In Caplan v Atas, the Ontario Superior Court recognized a new common law tort of internet harassment in response to an individual's "extraordinary" campaigns of cyber-stalking, harassment, and defamation.
The decision arose in the context of four defamation actions against the defendant. The plaintiffs were a wide-ranging group of individuals and organizations that had been targeted by the defendant, including lawyers that acted against her in past mortgage enforcement proceedings and her former employer, who had terminated her employment decades earlier. The plaintiffs sought summary judgment against the defendant, alleging defamatory libel, harassment, and nuisance.
The plaintiffs had tens of thousands of pages of evidence of the defendant's conduct, which spanned nearly two decades. In short, the defendant carried out "systemic campaigns of malicious falsehood" by making anonymous and pseudonymous posts on platforms such as Pinterest, Reddit, and Facebook. The court concluded that these posts, which made unsupported allegations of pedophilia and sexual predation among other things, were aimed at causing emotional and psychological harm to her adversaries.
The defendant also had a long history of launching repetitive lawsuits and defying court orders, culminating in her designation as a "vexatious litigant" under section 140 of the Courts of Justice Act.
The tort of internet harassment
Before recognizing the new tort, the court first considered the existing common law torts and concluded that none sufficiently addressed the defendant's conduct. For example, while defamation provided some recourse, it was not sufficient to end the conduct or control the behaviour.
Drawing from American case law, the court adopted a "stringent" three-step test to establish the tort of harassment in internet communications:
- the defendant maliciously or recklessly engages in communications conduct so outrageous in character, duration, and extreme in degree, so as to go beyond all possible bounds of decency and tolerance;
- the defendant intends to cause fear, anxiety, emotional upset or to impugn the dignity of the plaintiff; and
- the plaintiff suffers such harm.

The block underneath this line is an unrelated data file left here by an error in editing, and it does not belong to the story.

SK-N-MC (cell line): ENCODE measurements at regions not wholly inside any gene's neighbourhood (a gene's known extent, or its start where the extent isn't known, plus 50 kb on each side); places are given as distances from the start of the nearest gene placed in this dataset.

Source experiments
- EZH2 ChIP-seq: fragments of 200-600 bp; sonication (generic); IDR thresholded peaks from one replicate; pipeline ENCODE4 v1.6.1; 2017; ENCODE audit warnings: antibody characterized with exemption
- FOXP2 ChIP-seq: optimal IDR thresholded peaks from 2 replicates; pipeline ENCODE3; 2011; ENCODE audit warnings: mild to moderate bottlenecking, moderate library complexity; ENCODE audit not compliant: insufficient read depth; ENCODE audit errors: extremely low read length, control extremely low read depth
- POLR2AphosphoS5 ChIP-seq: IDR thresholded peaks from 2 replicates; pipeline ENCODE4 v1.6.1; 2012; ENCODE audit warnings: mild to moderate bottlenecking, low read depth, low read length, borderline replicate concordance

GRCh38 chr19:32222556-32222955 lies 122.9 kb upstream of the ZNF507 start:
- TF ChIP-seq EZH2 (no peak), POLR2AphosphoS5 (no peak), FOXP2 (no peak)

The court cautioned that conduct intended to annoy would not meet this test; the tort is reserved for only the most "serious and persistent of harassing conduct."
After finding that the stringent test was satisfied in this case, the court granted a permanent injunction preventing the defendant (in her own name or any name) from posting about the plaintiffs, their families, and their business associates on the internet. Given that the defendant frequently refused to follow court orders, the court vested title in the existing posts to the plaintiffs, so they could take the necessary steps to have the content removed from the internet.
What about Merrifield?
We previously reported on the 2019 decision of Merrifield v Canada (Attorney General),1 in which the Ontario Court of Appeal refused to recognize a new common law tort of harassment in the employment context. The court distinguished Merrifield for a number of reasons, including that the facts of this case "cried out for a remedy," the issue had been under active recent consideration by the Law Commission of Ontario, and the traditional remedies and causes of action available were not sufficient to address the conduct at issue.
While recognizing this new tort is a significant development in the common law, its applicability remains to be seen. The facts at issue in Caplan were extreme and will likely set a high standard for the type of conduct required to satisfy the "stringent" test. Nevertheless, if upheld by appellate courts, the tort could be a useful cause of action for employers, institutions, and organizations that are targeted on social media by disgruntled individuals or former employees over prolonged periods of time.
Employers should rest assured, however, that Caplan is not a resurrection of the tort of harassment in the employment context, which was clearly rejected by the Court of Appeal in Merrifield, though it remains to be seen whether and how this tort may be applied to less extreme facts. Notwithstanding that the threshold for this new tort of harassment is high, employers may also wish to take this opportunity to review their own harassment and social media policies, to make sure that the expectations around anti-harassment and online behaviour are entirely clear.
The authors wish to thank Amélye Paquette, articling student, for her help in preparing this legal update.
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